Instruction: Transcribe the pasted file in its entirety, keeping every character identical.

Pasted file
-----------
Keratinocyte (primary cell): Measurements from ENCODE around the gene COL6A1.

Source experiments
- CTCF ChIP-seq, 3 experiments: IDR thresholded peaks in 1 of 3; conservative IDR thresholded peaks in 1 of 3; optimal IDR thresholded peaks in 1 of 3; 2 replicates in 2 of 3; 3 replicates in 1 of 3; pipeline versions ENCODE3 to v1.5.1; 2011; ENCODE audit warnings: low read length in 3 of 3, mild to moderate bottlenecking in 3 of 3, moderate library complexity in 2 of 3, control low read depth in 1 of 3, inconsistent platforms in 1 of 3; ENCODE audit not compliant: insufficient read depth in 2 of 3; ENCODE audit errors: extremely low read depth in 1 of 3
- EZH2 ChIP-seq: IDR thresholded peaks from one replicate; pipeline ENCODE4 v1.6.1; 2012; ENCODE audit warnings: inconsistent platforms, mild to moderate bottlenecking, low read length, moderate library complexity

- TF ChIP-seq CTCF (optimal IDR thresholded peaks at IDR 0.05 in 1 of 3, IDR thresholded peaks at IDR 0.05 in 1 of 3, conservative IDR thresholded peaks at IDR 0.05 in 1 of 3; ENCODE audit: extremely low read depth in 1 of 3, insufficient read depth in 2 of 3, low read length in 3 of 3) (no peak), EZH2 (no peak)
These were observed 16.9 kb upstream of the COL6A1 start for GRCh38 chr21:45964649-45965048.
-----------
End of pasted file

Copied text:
Keratinocyte (primary cell): Measurements from ENCODE around the gene COL6A1.

Source experiments
- CTCF ChIP-seq, 3 experiments: IDR thresholded peaks in 1 of 3; conservative IDR thresholded peaks in 1 of 3; optimal IDR thresholded peaks in 1 of 3; 2 replicates in 2 of 3; 3 replicates in 1 of 3; pipeline versions ENCODE3 to v1.5.1; 2011; ENCODE audit warnings: low read length in 3 of 3, mild to moderate bottlenecking in 3 of 3, moderate library complexity in 2 of 3, control low read depth in 1 of 3, inconsistent platforms in 1 of 3; ENCODE audit not compliant: insufficient read depth in 2 of 3; ENCODE audit errors: extremely low read depth in 1 of 3
- EZH2 ChIP-seq: IDR thresholded peaks from one replicate; pipeline ENCODE4 v1.6.1; 2012; ENCODE audit warnings: inconsistent platforms, mild to moderate bottlenecking, low read length, moderate library complexity

- TF ChIP-seq CTCF (optimal IDR thresholded peaks at IDR 0.05 in 1 of 3, IDR thresholded peaks at IDR 0.05 in 1 of 3, conservative IDR thresholded peaks at IDR 0.05 in 1 of 3; ENCODE audit: extremely low read depth in 1 of 3, insufficient read depth in 2 of 3, low read length in 3 of 3) (no peak), EZH2 (no peak)
These were observed 16.9 kb upstream of the COL6A1 start for GRCh38 chr21:45964649-45965048.